Take the 2-minute tour ×
Stack Overflow is a question and answer site for professional and enthusiast programmers. It's 100% free, no registration required.

I know that the Azure Storage entities (blobs, tables and queues) have a built-in resiliency, meaning that they are replicated to 3 different servers in the same datacenter. On top of that they may also be replicated to a different datacenter altogether that is physically located in a different geographical region. The chance of losing your data in this case is close to zero for all practical purposes.

However, what happens if a sloppy developer (or the one under the influence of alcohol :)) accidentally deletes the storage account through the Azure Portal or the Azure Storage Explorer tool? Worst yet, what if a hacker gets hold of your account and clears the storage? Is there a way to retrieve the gigabytes of deleted blobs or is that it? Somehow I think there has to be an elegant solution that Azure infrastructure provides here but I cannot find any documentation.

The only solution I can think of is to write my own process (worker role) that periodically backs up my entire storage to a different subscription/account, thus essentially doubling the cost of storage and transactions. Any thoughts?

Regards,

Archil

share|improve this question

1 Answer 1

up vote 9 down vote accepted

Depending on where you want to backup your data, there are two options available:

  1. Backing up data locally - If you wish to backup your data locally in your infrastructure, you could: a. Write your own application using either Storage Client Library or consuming REST API or b. Use 3rd party tools like Cerebrata Azure Management Cmdlets (Disclosure: I work for Cerebrata).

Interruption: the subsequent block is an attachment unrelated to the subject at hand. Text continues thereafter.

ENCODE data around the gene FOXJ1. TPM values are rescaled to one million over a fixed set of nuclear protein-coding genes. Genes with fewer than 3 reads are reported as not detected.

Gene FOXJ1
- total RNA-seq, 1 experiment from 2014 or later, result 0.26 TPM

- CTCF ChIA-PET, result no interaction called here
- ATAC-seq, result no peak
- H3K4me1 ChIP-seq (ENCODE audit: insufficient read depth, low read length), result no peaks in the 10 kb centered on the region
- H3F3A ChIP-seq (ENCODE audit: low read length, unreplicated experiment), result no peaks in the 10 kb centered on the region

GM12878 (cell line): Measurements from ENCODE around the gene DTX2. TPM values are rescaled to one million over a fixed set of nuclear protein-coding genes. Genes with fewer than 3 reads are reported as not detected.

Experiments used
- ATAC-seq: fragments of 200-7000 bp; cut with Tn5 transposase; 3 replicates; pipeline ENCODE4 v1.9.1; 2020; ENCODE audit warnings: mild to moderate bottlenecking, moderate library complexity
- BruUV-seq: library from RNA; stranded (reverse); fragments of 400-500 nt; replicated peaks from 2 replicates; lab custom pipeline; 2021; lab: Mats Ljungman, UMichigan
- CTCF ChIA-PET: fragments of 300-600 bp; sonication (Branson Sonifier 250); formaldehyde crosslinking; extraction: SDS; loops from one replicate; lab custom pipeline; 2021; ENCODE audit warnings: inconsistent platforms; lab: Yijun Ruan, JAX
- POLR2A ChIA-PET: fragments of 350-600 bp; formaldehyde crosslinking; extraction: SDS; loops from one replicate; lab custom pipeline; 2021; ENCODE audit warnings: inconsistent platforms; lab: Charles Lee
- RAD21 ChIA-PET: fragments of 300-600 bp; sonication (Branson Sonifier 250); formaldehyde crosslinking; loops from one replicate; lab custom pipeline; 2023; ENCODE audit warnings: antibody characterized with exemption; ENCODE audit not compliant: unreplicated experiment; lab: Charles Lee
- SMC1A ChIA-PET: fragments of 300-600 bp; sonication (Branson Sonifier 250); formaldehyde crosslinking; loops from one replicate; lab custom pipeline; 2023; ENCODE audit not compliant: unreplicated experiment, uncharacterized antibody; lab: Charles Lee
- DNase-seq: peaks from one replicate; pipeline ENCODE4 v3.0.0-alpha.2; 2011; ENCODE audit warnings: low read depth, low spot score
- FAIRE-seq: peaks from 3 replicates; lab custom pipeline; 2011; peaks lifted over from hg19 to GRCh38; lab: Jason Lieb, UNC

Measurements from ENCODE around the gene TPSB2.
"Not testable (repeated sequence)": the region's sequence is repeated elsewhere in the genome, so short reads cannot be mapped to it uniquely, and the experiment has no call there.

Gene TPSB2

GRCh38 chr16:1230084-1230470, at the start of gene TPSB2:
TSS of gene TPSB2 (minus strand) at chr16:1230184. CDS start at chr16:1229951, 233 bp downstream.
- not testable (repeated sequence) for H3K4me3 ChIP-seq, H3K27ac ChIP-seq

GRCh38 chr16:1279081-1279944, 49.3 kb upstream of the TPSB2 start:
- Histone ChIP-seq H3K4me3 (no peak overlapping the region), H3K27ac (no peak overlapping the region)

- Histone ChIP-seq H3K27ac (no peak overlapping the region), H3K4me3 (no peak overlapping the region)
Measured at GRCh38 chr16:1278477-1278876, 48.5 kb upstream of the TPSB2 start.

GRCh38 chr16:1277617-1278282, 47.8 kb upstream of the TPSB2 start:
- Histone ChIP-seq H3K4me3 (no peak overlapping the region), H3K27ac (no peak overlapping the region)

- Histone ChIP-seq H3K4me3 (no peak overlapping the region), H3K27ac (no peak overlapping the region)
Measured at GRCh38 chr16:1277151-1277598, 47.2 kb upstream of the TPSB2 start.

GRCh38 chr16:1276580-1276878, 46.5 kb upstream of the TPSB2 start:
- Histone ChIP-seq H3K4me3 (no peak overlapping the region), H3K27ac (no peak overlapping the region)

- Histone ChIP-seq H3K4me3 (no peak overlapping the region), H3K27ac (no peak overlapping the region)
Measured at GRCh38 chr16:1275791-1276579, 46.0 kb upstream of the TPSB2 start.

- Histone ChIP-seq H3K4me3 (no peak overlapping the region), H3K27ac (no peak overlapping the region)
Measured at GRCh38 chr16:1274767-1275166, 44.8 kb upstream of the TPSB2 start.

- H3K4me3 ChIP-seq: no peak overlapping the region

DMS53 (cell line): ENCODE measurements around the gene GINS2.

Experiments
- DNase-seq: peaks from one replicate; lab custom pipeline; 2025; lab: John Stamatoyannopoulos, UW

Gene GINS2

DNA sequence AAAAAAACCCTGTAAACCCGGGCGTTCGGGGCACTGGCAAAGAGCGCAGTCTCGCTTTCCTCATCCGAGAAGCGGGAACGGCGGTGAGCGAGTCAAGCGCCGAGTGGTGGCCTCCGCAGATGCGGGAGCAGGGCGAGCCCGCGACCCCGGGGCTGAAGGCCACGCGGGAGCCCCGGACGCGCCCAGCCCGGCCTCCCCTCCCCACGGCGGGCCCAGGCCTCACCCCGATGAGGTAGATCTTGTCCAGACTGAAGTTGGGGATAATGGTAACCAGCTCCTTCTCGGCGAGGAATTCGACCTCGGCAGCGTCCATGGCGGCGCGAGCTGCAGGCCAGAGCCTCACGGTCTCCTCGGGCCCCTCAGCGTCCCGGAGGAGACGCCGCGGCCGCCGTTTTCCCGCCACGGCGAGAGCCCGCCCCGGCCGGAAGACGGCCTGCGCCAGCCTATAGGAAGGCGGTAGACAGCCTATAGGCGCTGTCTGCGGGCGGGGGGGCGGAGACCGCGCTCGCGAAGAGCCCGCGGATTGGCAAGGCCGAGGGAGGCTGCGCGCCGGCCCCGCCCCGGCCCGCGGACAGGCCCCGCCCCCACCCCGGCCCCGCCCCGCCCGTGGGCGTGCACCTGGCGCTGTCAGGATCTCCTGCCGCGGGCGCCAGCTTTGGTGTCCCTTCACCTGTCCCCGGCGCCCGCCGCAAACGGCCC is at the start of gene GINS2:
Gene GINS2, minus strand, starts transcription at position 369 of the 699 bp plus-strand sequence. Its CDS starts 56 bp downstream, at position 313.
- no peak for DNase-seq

2. Backing up data in the cloud - Recently, Windows Azure Storage team announced Asynchronous Copy Blob functionality which will essentially allow you to copy data from one storage account to another storage account without downloading the data locally. The catch here is that your target storage account should be created after 7th June 2012. You can read more about this functionality on Windows Azure Blog: http://blogs.msdn.com/b/windowsazurestorage/archive/2012/06/12/introducing-asynchronous-cross-account-copy-blob.aspx.

Hope this helps.

share|improve this answer
    
I've faced this exact problem and backed up with the .net storage client. If I was writing it again today I'd use the Asynchonous Copy Blob, much faster. –  knightpfhor Jul 19 '12 at 20:23

Your Answer

 
discard

By posting your answer, you agree to the privacy policy and terms of service.

Not the answer you're looking for? Browse other questions tagged or ask your own question.